Issues like the environment and climate change are destined to do poorly under such a reactive governance model. They require taking action now to avoid problems in the future.

We are constantly reminded of this by the reports of the Intergovernmental Panel on Climate Change and federal and provincial environmental commissioners. Only responding when problems have become too obvious to ignore tends to mean it’s already too late.

2. Creeping authoritarianism

The government’s run-up to the election has placed a strong emphasis on “getting it done” — it’s the Progressive Conservative party’s campaign slogan — in areas like housing and highway and transit construction, in particular.

The flip side of this emphasis has been increasingly aggressive exercises of provincial authority, particularly over local governments. One of the government’s first moves was to arbitrarily cut Toronto City Council in half. The province threatened to invoke, for the first time in the province’s history, Sec. 33 of the Charter of Rights and Freedoms, known as the notwithstanding clause, to get its way.

Read more:
Ford’s fight with Toronto shows legal vulnerability of cities

Ontario’s planning rules have also been rewritten, not only at the provincial level, but down to the level of site-specific development plans within individual municipalities, almost universally in favour of developers’ interests. Ministerial zoning orders — which circumvent local planning processes and public consultations, designating land use without the possibility of appeals — are no longer the exceptions they once were.

Instead, they seem the new norm for planning in Ontario. Broad powers have been given to provincial agencies, most notably the provincial transit agency Metrolinx, to build what are often poorly conceived and politically motivated transit projects.

The province’s most recent legislative moves have sought to further marginalize the roles of local governments in planning matters and to eliminate public consultation requirements as red tape.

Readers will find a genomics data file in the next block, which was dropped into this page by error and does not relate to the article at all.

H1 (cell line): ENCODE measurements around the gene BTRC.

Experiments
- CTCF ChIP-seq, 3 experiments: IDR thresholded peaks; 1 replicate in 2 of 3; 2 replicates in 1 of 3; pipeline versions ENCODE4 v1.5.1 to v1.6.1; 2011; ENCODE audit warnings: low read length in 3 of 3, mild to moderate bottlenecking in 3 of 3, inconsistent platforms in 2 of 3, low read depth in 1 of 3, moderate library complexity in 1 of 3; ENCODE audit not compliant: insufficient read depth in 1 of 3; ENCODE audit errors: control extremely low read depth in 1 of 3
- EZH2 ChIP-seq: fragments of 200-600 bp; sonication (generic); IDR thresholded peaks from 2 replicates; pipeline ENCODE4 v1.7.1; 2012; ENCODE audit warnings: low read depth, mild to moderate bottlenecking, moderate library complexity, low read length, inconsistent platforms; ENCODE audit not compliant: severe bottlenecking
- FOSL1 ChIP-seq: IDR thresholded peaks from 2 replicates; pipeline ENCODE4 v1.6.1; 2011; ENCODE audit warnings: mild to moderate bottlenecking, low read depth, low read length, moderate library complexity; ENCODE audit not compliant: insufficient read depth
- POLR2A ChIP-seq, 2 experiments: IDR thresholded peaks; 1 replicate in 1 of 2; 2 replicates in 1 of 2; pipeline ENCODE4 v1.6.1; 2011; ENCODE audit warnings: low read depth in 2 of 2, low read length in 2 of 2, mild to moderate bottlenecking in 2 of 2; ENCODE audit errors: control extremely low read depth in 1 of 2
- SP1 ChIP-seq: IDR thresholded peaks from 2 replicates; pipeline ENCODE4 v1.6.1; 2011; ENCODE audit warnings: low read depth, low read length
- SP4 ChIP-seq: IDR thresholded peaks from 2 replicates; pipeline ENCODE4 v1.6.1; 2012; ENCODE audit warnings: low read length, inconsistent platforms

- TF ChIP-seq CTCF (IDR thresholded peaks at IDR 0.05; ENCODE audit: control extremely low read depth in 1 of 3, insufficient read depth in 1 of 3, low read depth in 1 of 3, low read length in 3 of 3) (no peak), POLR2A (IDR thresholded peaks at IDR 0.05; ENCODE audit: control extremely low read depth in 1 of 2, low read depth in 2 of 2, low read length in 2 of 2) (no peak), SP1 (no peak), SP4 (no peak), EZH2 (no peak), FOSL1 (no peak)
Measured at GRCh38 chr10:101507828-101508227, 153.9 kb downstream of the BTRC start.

The notwithstanding clause was ultimately invoked by the government as it pertained to its election financing legislation that seemed designed to silence potential critics.

Even local school boards were forbidden to adopt COVID-19 containment measures more stringent that those put in place at the provincial level.

3. Friends with benefits

While the Ford government has gone to great lengths to silence voices of critical constituencies, it’s been extraordinarily open to the voices that support it.

The government has demonstrated a distinct tendency to uncritically accept whatever its favoured industry lobbyists tell it to do. This has been evident in its approaches to COVID-19, housing and infrastructure, mining, aggregate extraction sites like gravel pits and quarries, energy and long-term care.

The overall decision-making model that has emerged is based on access, connections and political whim.

Small white crosses are displayed in a field with people's names written on them.
Crosses are displayed in memory of the elderly who died from COVID-19 at the Camilla Care Community facility during the COVID-19 pandemic in Mississauga, Ont.

4. Spend but don’t increase taxes

A final defining feature of the Ford government has been a tendency to disregard the fiscal consequences of its decisions. The focus instead has been on short-term savings for consumers.

The cancellation of the previous Liberal government’s cap-and-trade system immediately following the 2018 election cost the provincial treasury billions in forgone revenues. Hundreds of millions more were spent cancelling renewable energy projects.

Hydro rates are being artificially lowered through an annual $7 billion in subsidies from the provincial treasury, money that could otherwise be spent on schools and hospitals. The pre-election cancellation of tolls on Highways 412 and 418 will cost at least $1 billion over the next 25 years, while the cancellation of vehicle licensing fees will cost the province an estimated $1 billion each year.

A proposed cut to provincial gasoline taxes would cost nearly $650 million in annual revenues. And the projected deficit on the government’s pre-election budget was almost $20 billion, a record.

A man with blond-ish-grey hair in a navy suit speaks into a microphone, a large bulldozer in the background.
Ford makes an announcement about building transit and highways during an election campaign event in Bowmanville, Ont.
THE CANADIAN PRESS/Aaron Vincent Elkaim

All of this is at odds with previous Progressive Conservative governments in Ontario, which were largely fiscally prudent.

It isn’t clear yet to what extent the potential political success of a governance model organized around these four themes represents a fundamental break from the traditional norms of Ontario politics. If Ford wins again, is it due to the weaknesses of the alternatives being offered to Ontario voters, or does it signal a permanent realignment in the province’s politics?

Read more:
What Doug Ford’s shift to the centre says about the longevity of populism

Either way, June 2 could be a watershed moment in the province’s history, defining a “new normal” for politics in Ontario.